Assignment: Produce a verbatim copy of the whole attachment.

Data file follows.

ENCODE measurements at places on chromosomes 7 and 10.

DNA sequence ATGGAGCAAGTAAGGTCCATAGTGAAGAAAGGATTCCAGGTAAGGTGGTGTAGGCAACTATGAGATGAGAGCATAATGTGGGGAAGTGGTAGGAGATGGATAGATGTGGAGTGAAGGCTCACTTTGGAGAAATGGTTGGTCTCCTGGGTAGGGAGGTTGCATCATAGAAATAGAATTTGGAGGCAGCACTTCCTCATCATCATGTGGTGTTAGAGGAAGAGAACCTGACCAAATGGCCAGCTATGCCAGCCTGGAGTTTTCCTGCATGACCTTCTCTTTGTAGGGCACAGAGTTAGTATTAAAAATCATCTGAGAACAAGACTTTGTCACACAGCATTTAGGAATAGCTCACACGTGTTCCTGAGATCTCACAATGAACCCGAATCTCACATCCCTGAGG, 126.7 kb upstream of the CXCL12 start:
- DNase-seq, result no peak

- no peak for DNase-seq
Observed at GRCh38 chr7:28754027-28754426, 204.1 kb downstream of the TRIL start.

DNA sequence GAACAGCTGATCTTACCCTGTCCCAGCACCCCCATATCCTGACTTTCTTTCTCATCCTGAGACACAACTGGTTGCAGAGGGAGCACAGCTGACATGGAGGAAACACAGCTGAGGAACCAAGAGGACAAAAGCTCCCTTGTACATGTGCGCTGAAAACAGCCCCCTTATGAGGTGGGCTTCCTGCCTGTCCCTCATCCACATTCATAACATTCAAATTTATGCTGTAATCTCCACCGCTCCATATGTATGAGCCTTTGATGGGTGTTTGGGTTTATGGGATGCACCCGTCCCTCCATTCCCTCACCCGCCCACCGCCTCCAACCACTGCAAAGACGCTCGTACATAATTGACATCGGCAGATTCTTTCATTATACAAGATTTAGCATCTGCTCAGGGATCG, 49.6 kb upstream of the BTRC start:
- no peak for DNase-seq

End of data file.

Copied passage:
ENCODE measurements at places on chromosomes 7 and 10.

DNA sequence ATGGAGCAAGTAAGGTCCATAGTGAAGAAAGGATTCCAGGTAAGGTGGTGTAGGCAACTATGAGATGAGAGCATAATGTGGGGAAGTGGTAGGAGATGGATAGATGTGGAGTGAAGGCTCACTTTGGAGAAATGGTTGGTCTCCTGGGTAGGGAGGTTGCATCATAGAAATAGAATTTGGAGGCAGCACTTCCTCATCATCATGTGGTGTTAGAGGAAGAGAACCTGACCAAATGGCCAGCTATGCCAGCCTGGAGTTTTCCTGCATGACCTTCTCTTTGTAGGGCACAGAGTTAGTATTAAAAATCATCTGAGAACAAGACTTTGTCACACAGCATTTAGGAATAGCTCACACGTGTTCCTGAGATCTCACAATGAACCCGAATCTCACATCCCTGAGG, 126.7 kb upstream of the CXCL12 start:
- DNase-seq, result no peak

- no peak for DNase-seq
Observed at GRCh38 chr7:28754027-28754426, 204.1 kb downstream of the TRIL start.

DNA sequence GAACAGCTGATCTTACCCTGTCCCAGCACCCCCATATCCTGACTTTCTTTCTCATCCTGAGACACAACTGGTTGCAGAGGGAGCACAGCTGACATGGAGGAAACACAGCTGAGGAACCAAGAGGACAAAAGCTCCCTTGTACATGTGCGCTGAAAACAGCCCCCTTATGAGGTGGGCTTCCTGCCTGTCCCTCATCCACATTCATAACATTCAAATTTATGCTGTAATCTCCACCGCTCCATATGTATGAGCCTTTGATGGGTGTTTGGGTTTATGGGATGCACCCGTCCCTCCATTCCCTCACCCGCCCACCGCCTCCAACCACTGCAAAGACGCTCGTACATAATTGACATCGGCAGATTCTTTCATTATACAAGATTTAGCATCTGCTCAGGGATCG, 49.6 kb upstream of the BTRC start:
- no peak for DNase-seq